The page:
Do no harm. Don’t say or do anything that will damage someone else’s chance to have a happy life. You may feel inclined, even compelled to pursue a course of action, but if it means potential damage to someone else, you are wrong. It is not God’s will to hurt another, and if you think it is you are mistaken. You think your wife doesn’t care for or understand you? That’s tough; a divorce or an affair would cause damage to others. You’d like to go back to College or pursue a Master’s? Ask yourself how much damage that loss of income would do to your family. You want to take up golf or join a rock and roll band? Does that show your care for your family, or your disregard for them?

Keep your opinions to yourself. You buy plug protectors so your children won’t stick their fingers into electrical sockets. Do the same for your opinions. Expose your children to what is good, keep them away from what is harmful, and keep your own prejudices and opinions out of it. Give your children credit. They can make up their own mind about the world; they don’t need you to do it for them. Respect their intelligence and their judgment and perhaps someday they will teach you a thing or two.

Pam and I see nothing contradictory to our Christian values in having a glass of wine with our evening meal. But before we had children we made a decision to give that up until they left home as we did not want our actions to be misinterpreted by our children and prove to be a snare to them. Nor did I inflict my caustic views of America or what I see as a degenerate social structure on my children. That would have caused them damage. How could my eldest son have spent two productive years in the States and still be employed by an American company if I had poisoned his mind against America when he was young? That would have been cheap, and inexcusable.

Do no harm. Repeat that to yourself before you do or say anything. Children are malleable, so be careful. Don’t indulge yourself in your habits, choices or opinions to their harm. There’ll be plenty of time for self indulgence when they are grown. More thoughts tomorrow.

As a parent you are often confronted with the issue of what to tell your children, and when. McCain has been getting some mileage out of the electoral wasteland that comprises many pockets of the urban and rural poor by accusing Obama of wanting mandatory sex education for toddlers. True, but only to an extent. Obama would like to see kindergarten children warned about getting into cars with strangers. He doesn’t want the Kama Sutra on the curriculum.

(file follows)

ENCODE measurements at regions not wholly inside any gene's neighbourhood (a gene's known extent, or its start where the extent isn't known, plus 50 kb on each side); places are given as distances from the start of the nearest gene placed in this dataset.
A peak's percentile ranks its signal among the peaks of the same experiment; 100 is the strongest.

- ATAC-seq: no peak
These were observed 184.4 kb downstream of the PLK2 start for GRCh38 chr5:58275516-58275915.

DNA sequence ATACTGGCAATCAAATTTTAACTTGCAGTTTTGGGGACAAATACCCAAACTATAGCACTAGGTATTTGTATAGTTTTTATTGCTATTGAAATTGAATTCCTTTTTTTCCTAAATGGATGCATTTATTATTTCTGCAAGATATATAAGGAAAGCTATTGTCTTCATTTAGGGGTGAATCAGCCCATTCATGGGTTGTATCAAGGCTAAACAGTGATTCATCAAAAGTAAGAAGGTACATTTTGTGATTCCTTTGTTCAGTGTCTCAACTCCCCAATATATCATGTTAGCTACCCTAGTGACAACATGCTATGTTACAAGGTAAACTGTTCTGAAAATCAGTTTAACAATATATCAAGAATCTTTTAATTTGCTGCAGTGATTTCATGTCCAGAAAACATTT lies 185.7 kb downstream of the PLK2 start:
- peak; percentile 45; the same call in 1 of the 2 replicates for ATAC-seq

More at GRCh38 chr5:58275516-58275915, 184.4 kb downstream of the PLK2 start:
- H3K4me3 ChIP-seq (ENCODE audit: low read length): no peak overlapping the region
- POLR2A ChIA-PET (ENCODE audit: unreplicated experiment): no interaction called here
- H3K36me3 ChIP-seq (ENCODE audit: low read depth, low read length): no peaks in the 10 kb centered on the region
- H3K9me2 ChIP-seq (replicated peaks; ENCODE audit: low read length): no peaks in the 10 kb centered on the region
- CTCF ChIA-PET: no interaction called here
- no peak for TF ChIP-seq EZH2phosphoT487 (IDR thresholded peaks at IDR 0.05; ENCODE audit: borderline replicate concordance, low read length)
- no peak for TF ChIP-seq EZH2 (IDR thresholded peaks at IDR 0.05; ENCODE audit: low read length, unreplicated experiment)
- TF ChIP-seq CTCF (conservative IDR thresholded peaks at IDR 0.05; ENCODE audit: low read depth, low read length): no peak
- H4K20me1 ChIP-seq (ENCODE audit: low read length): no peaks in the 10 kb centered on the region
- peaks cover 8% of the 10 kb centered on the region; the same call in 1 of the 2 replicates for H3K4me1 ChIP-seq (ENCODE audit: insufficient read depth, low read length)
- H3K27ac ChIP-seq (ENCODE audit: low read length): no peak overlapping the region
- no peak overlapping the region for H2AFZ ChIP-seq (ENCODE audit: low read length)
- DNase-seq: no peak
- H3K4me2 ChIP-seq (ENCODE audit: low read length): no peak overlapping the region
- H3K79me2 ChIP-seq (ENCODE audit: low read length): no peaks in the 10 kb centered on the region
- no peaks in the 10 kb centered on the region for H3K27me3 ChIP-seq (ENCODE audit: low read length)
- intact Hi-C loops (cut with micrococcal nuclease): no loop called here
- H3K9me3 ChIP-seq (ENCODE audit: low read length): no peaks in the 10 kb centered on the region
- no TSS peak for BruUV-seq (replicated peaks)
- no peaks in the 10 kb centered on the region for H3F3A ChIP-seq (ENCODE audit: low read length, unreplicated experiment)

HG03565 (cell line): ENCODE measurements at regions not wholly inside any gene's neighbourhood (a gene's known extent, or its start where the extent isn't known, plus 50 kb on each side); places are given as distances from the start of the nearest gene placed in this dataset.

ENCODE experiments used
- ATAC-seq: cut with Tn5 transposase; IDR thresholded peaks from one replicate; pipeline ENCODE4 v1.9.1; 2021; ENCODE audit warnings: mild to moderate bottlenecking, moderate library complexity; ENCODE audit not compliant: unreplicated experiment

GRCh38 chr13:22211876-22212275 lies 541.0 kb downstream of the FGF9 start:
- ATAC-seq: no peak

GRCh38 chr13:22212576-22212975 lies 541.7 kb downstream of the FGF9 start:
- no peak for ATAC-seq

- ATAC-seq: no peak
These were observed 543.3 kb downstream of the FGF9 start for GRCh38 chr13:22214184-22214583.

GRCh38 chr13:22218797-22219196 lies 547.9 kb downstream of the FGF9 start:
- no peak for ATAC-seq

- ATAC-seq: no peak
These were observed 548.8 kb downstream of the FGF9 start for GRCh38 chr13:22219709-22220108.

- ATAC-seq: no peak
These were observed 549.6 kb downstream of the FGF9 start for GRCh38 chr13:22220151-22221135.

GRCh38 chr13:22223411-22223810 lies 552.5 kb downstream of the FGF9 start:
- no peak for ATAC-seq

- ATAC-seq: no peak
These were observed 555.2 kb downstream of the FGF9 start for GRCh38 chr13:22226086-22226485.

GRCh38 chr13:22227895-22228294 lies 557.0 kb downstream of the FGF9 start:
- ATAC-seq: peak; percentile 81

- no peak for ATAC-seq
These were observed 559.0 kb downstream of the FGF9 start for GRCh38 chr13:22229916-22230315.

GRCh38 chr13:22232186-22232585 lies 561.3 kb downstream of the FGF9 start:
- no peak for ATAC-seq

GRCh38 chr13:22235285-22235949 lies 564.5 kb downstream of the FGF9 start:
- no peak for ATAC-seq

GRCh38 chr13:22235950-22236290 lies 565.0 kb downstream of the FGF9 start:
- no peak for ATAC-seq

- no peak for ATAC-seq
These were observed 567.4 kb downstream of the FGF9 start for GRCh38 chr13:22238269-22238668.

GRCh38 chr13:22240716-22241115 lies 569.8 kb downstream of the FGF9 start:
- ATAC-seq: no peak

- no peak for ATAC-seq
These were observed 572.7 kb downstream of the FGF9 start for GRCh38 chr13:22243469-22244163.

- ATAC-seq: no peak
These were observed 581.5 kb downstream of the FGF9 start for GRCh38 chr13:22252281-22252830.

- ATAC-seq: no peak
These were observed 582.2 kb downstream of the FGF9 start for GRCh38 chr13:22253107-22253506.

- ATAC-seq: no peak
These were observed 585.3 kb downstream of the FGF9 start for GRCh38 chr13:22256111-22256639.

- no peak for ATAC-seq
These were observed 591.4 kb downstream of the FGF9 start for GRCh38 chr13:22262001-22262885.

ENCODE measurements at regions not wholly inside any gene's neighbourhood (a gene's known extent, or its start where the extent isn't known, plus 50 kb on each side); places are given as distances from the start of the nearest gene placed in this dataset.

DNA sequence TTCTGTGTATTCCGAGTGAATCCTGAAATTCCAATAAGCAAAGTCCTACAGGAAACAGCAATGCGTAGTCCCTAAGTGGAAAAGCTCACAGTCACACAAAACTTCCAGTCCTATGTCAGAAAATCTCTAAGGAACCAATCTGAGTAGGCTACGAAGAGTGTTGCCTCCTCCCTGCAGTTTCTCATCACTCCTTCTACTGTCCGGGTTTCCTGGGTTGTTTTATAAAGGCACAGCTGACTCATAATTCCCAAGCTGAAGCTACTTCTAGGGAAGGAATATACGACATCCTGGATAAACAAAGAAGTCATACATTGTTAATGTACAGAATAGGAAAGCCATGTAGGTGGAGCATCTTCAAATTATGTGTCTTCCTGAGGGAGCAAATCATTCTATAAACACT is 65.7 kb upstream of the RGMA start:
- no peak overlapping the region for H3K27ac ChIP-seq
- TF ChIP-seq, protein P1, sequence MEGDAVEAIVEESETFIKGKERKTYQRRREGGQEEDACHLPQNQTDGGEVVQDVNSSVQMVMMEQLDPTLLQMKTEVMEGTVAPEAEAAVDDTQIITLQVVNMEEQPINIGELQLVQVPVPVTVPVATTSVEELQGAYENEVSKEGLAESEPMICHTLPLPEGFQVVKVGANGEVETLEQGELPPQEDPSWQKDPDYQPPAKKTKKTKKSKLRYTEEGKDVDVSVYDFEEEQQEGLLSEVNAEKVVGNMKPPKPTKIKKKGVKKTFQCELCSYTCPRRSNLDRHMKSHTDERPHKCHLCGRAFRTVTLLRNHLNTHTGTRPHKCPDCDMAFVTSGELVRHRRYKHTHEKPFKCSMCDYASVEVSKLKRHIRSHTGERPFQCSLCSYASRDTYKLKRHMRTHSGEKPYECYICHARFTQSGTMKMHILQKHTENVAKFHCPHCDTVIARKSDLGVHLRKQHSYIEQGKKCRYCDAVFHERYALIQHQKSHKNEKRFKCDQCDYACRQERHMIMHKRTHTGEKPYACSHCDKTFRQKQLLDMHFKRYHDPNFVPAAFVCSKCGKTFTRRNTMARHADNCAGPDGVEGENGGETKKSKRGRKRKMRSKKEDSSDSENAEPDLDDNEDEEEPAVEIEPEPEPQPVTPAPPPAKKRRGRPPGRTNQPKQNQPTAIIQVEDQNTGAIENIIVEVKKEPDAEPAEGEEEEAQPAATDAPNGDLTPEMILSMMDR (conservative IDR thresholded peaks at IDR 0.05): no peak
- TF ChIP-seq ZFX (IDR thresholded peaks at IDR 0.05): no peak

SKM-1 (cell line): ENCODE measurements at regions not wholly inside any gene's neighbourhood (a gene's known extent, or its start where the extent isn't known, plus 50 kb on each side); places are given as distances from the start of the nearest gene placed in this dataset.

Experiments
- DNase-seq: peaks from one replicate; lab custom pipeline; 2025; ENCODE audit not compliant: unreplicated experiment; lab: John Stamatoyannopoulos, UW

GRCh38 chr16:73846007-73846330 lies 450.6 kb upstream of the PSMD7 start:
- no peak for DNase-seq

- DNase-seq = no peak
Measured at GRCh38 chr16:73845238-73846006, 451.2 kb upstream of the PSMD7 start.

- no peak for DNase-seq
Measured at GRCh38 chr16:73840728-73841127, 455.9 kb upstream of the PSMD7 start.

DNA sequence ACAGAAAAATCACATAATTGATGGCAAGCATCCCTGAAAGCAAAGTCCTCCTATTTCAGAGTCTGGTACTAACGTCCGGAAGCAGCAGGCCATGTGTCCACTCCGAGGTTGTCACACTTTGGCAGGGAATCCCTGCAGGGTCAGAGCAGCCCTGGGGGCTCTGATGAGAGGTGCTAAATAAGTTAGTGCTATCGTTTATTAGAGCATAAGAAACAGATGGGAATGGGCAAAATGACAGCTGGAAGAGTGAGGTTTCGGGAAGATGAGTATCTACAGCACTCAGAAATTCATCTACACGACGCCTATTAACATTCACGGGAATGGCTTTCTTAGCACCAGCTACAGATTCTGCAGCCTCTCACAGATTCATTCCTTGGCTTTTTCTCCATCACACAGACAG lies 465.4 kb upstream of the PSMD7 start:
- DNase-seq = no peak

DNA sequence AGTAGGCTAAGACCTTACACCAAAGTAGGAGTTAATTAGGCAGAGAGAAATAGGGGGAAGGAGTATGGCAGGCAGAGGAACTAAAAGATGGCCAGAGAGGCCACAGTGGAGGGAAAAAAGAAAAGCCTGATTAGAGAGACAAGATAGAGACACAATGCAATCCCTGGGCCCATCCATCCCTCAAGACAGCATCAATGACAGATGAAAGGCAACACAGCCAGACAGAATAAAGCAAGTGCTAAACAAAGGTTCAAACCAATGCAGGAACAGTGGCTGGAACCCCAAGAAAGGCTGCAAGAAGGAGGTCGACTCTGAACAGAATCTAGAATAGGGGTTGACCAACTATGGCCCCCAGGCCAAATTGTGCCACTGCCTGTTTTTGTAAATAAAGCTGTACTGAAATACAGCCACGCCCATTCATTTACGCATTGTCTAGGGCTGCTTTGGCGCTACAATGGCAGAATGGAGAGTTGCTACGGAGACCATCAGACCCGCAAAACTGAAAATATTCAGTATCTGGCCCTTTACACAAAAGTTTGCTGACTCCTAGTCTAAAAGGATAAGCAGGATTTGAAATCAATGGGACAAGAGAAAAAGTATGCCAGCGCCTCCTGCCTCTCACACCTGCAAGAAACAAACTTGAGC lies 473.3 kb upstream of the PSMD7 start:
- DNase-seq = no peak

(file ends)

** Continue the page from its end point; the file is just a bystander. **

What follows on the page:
At what age then do you offer the Kama Sutra? At what age do you discuss homosexuality, or AIDS? When do you talk about your own convictions regarding fidelity, thrift, God, temptation, failure, your dreams for the future, your follies of the past? How do you balance the roles you assume when you have children – of being a good father, a caring and considerate husband, a friend, a bread winner – with those that define who you are: a vocal critic of the privileged elite, an impassioned advocate for the underprivileged? How do you maintain the sense of who you really are when so many are depending on you to be who they need you to be?


I have a number of principles I live by that have helped me navigate these difficult waters. They don’t deal with specifics, except to illustrate some key points, and of course the devil is in the details, but they do cover the larger picture. I may be wrong, and even more likely I may be seen to be wrong, but I am not thoughtless, and perhaps what I have to say might be of some use to you as well. I have seven of them- the perfect number – and to avoid tedium I will post a couple each day. I welcome your feedback and perhaps you might be willing to share your thoughts on the subject in the comments.


I don’t get out much when I’m working. The weekends are usually spent marking – the bane of my profession, I am afraid. So it was nice to actually get away this weekend to the Cameron Highlands. We took a new friend, Glynnis from Australia with us as well.

This is one of the foremeost tea growing areas in South-East Asia, and the tea from this region is unlike any other. It is a full-bodied, black tea, but there is very little tannin in the brew, and as a consequence it is remarkably mild. You can drink a couple of pots of this stuff – as we did on a couple of occassions this weekend – and there is no after taste, no burn, no dryness on the tongue at all. It is an exceptional tea.

And we had the great fun of drinking it in exceptional circumstances, on a platform suspended 100 feet over the tea itself, looking at the slopes beyond in their neat terraced rows. The Highlands are famous for their vegetables as well, and it was strawberry season, so we bought some of those as well. The air was crisp and mild, in the best Canadian tradition, and the views were gorgeous. We picked out a couple of nice guest house spots for our return visit, because this site is worth going back to.